Much of the world's audiovisual heritage has already been irrevocably lost through neglect, destruction, decay and the lack of resources, skills, and structures, thus impoverishing the memory of mankind. Much more will be lost if stronger and concerted international action is not taken." - UNESCO 
IASA, the International Association of Sound and Audiovisual Archives, is hosting the day at 
World Day for AudioVisual Heritage.

They undertake to post any relevant content: Tell us how your organisation is celebrating World Day for Audiovisual Heritage

The SABC Media Libraries will also be taking part. 

This year we will focus especially on our Springbok Radio Revisited collection, the radio material of the former SABC radio station Springbok Radio, that was handed back earlier this year to the SABC. 
Springbok Radio Revisited

The official hand over of Springbok Radio archive material to SABC took place on 8 May 2012 this year.  

Hand over of Springbok Radio material by Frans Erasmus to
Thami ka Plaatjie of the SABC

Springbok Radio can still be heard digitally in 6-hour loops that is being refreshed on a two-weekly basis by our Springbok Radio custodian, Retha Buys
The Springbok Radio Audio stream is here: http://www.springbokradio.com/AudioStream.html

How will you highlight your audiovisual heritage?

Related posts: 

- Storify: World Day for Audiovisual Heritage 2011 at the SABC

- SABC Platfontein celebrated World Day for Audiovisual Heritage

- SABC Bloemfontein exhibition for World Day for Audiovisual Heritage

- UNESCO World Day for Audiovisual Heritage  27-28 October 2010

- The story of  Springbok radio via Storify

- Frans Erasmus, an inspiration!

- Springbok Radio Revisited

Blog post by Karen du Toit, Afrikaans Archivist in the SABC Radio Archives.

Friday, October 12, 2012

SABC Media Libraries hand over gift voucher to Woodside Sanctuary, made possible by Jungle One Hour Projects

 The SABC Media Libraries have been involved with Woodside Sanctuary since the SABC Media Libraries' 67 minutes at Woodside in 2011.
Woodside Sanctuary has been part of the SABC Media Libraries' CSI projects.

They are doing such a wonderful job looking after people with severe to profound mental and physical disabilities. The link is here: Woodside

Jungle Oats has a campaign running called the Jungle One Hour Projects. A gift voucher that was lost in a Jungle One Hour win, resurfaced again.
(In the meantime Jungle One Hour projects replaced the lost gift voucher.)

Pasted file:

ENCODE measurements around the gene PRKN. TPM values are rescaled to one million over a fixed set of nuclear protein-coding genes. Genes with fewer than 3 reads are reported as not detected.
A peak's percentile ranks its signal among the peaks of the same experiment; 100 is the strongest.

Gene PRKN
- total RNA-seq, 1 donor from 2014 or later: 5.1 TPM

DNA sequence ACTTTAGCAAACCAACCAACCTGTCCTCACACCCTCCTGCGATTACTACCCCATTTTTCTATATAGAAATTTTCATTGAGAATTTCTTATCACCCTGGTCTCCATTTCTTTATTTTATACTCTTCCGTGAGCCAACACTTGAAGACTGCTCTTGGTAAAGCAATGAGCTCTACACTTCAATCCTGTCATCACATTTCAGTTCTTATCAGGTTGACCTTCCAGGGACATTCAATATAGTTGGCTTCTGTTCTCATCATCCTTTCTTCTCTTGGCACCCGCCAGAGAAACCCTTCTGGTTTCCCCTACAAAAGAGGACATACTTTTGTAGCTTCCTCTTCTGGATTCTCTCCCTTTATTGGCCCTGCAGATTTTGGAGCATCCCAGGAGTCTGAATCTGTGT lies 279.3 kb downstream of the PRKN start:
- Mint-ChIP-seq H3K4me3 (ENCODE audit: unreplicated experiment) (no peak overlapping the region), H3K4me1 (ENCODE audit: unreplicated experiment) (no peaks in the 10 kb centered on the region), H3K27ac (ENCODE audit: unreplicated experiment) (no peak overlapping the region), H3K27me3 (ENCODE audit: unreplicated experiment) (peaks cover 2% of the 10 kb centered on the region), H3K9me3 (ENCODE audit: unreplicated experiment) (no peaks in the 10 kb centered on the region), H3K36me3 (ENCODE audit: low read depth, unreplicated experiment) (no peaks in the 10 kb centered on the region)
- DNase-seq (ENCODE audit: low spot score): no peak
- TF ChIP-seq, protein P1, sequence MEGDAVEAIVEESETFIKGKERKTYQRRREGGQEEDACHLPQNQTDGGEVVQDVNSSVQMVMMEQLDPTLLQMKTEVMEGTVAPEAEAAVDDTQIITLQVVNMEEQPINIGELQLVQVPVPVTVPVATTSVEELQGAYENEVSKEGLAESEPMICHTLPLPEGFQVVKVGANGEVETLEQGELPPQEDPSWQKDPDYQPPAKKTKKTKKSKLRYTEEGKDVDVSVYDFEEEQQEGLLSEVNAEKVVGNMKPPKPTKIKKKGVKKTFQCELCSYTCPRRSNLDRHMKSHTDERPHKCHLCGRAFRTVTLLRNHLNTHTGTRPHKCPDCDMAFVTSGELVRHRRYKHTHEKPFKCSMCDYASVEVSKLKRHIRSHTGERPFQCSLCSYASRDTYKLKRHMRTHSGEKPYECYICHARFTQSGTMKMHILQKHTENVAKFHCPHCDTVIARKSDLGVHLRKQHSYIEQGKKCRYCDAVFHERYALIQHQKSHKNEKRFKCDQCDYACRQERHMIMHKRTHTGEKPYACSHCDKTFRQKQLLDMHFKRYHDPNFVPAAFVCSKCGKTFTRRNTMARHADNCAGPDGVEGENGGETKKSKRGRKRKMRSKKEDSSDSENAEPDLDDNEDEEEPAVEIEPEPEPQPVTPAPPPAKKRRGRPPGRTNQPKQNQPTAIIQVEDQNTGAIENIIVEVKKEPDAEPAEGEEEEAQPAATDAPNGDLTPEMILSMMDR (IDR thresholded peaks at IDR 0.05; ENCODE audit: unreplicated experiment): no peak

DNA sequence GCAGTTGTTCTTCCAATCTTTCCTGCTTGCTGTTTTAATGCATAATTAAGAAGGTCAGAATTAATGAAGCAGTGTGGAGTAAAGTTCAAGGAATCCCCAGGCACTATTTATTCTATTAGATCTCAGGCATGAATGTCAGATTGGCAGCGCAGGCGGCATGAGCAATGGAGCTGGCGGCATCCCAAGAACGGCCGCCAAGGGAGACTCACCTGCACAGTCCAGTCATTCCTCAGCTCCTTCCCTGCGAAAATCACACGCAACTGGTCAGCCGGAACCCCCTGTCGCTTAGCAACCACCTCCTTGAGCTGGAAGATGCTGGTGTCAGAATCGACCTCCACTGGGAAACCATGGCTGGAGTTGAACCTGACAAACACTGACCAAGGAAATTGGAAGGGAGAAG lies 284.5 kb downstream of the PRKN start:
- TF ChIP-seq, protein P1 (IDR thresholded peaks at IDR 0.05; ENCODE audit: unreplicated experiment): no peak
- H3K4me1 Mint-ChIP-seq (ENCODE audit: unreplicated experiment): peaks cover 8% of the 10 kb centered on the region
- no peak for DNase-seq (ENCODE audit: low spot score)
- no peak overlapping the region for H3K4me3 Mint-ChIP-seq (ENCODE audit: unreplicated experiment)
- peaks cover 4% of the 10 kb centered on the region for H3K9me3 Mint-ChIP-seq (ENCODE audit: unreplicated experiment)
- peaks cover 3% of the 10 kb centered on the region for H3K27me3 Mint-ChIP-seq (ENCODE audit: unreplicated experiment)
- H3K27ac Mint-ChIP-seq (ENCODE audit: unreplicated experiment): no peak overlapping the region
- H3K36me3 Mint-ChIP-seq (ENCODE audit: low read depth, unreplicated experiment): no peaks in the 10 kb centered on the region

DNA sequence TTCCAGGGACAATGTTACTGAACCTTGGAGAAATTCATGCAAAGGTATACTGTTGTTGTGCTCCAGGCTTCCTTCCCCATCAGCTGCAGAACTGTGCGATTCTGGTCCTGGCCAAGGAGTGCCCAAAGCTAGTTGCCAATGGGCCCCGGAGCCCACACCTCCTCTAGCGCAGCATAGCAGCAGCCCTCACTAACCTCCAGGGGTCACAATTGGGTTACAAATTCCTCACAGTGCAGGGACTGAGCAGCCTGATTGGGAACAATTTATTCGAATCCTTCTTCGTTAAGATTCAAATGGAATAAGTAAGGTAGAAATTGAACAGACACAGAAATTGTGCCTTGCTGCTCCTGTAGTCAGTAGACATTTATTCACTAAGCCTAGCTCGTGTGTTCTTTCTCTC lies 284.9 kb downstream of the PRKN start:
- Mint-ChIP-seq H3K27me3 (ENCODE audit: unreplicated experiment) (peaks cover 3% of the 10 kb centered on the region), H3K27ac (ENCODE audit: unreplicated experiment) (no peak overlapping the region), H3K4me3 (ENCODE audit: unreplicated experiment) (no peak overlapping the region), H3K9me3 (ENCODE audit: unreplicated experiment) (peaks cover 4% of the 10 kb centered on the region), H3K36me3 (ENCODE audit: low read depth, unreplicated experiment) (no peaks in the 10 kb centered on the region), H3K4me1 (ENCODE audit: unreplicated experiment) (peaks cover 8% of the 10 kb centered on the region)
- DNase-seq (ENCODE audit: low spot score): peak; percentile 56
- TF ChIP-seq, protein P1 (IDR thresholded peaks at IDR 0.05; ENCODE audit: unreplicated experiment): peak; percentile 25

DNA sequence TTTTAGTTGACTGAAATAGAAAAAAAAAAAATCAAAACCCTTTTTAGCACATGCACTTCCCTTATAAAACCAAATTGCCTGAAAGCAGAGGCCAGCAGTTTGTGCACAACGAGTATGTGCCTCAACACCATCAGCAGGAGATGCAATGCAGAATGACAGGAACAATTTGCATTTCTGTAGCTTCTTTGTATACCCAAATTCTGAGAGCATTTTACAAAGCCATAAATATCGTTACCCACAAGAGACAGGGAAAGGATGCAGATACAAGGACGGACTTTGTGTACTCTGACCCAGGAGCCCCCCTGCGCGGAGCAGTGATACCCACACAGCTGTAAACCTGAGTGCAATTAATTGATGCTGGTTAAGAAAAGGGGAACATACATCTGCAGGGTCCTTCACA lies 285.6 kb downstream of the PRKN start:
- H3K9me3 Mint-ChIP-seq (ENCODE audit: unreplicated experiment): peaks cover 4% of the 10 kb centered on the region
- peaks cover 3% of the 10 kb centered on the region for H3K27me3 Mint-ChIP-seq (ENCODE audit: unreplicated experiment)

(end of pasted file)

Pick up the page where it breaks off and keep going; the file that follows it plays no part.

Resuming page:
Jungle One Hour Projects agreed that this voucher could be used towards another Jungle One Hour Project, namely Woodside Sanctuary.

We are extremely grateful that the CSI Committee of the SABC Media Libraries could hand it over today!

Thank you, Jungle One Hour Projects!

Related post:

SABC Media Libraries' 67 minutes at Woodside

Blog post by Karen du Toit.

Tuesday, October 9, 2012

The new archivist interview: Sound Restoration

Obakeng Phiri
Archivist: Sound Restoration
SABC Radio Archives

Obakeng Phiri is a new archivist tasked with sound restoration in the SABC Radio Archives.
He has been an intern with us for a couple of months, and he started to work here on the 1st of August 2012.

The previous interview with Obakeng was about his internship at the SABC Radio Archives.

His duties are different now than before when he was an intern here.

Obakeng, please tell us about a normal day in your studio.

I am self motivated because I am very passionate about being an audio restoration archivist. 
Every snippet of audio content I work with contains interesting information. It adds to my anticipation of looking forward doing my job each day!

My job involves the separation of sound from the format it was recorded on. It also involves the “cleaning” of sound, getting rid of clicks, pops, scratches and hiss that often plague the original recordings. 
In some instances, the desired sound is so close in character to the noise, that the noise cannot be cleaned so as not to sacrifice parts of the sound that we want to keep. 

The workflow is not complicated, but it must be performed carefully to achieve the best results. 

Every experience in the studio is a learning curve. I learn different subjects from history, politics as well as listening to radio dramas. 
Depending on the mood I am in, every hour is spent on a different subject.  

Tell us more about your collection and the scope of material you need to preserve.

I work with most of SABC’s radio broadcast material, which includes radio dramas, radio features, actuality and many more. One example is a feature programme on Bertha Solomon, pioneer of women’s rights in South Africa.

Do you have an anecdote about an interesting piece of audio material that you have encountered?